In 1910 the Carnegie Foundation funded the “Flexnor Report” to enforce in the U.S. longer training and the curriculum common in European medical schools. It called upon American medical schools to enact higher admission and graduation standards, and to adhere strictly to the protocols of what mainstream science proposed in teaching and research.
A repercussion of the Flexner Report was reversion of American universities to male-only admittance programs.
After its publication, nearly half of the medical schools in the U.S. closed their doors. These were mostly shorter programs or ones which included alternative modalities in their curriculum. As a result of new greater expense, time commitment, and restrictive admission policies – what had been a profession possible for women and men of lower incomes, became a profession exclusively reserved for white, upper-class men.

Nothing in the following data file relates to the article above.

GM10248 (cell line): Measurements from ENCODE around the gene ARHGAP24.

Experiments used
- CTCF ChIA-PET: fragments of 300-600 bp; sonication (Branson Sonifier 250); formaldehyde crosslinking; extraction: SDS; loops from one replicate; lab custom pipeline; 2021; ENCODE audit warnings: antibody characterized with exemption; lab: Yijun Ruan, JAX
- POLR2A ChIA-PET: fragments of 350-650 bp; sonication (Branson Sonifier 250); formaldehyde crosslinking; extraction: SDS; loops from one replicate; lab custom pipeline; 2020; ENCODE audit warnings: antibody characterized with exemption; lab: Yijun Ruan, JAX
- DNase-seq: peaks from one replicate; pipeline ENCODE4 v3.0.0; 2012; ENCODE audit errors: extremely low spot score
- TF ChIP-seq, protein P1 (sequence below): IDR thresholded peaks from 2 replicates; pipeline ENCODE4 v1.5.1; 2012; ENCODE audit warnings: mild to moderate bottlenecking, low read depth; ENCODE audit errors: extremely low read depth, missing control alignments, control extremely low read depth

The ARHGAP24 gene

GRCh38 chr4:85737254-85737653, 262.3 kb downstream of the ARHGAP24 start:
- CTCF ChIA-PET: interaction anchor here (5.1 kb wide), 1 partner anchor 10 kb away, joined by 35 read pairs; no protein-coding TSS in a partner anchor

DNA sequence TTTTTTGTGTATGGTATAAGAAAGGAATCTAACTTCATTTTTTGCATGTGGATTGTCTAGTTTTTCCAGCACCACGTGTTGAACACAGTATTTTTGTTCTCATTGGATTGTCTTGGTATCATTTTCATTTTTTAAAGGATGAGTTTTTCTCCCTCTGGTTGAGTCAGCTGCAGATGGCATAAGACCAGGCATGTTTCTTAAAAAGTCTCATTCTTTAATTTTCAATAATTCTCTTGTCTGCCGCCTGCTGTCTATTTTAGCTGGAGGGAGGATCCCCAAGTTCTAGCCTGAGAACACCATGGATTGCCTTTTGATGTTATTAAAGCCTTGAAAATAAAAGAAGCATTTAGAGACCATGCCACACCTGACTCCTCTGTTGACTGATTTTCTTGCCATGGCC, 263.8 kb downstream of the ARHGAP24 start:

Thus, for women remained the role of assisting physicians, as nurses, physical therapists, occupational therapists and other medical workers with less authority and income than the M.D.’s.
However, massage therapy grew and grew and now is populated mostly by women, who are free to bring their knowledge, skill, enthusiasm and nurturance into healthcare!
Thanks to our exile from the medico-industrial complex, the women and men of massage are free to see clients to amplify and optimize their HEALTH. They are enjoined to relieve many of the stressors that allopathic medicine has left unaddressed in its preoccupation with disease rather than health.
And, as massage is coming of age in terms of the research and training that more greatly assures clinical competence, we find ourselves working more often hand-in-hand with the medical profession.
Massage is proud to have welcomed and provided now for many years an empowering context for women and men who choose an alternative route to providing healthcare. We have feminine energy largely to thank for the growth of our profession and the spreading of its benefits.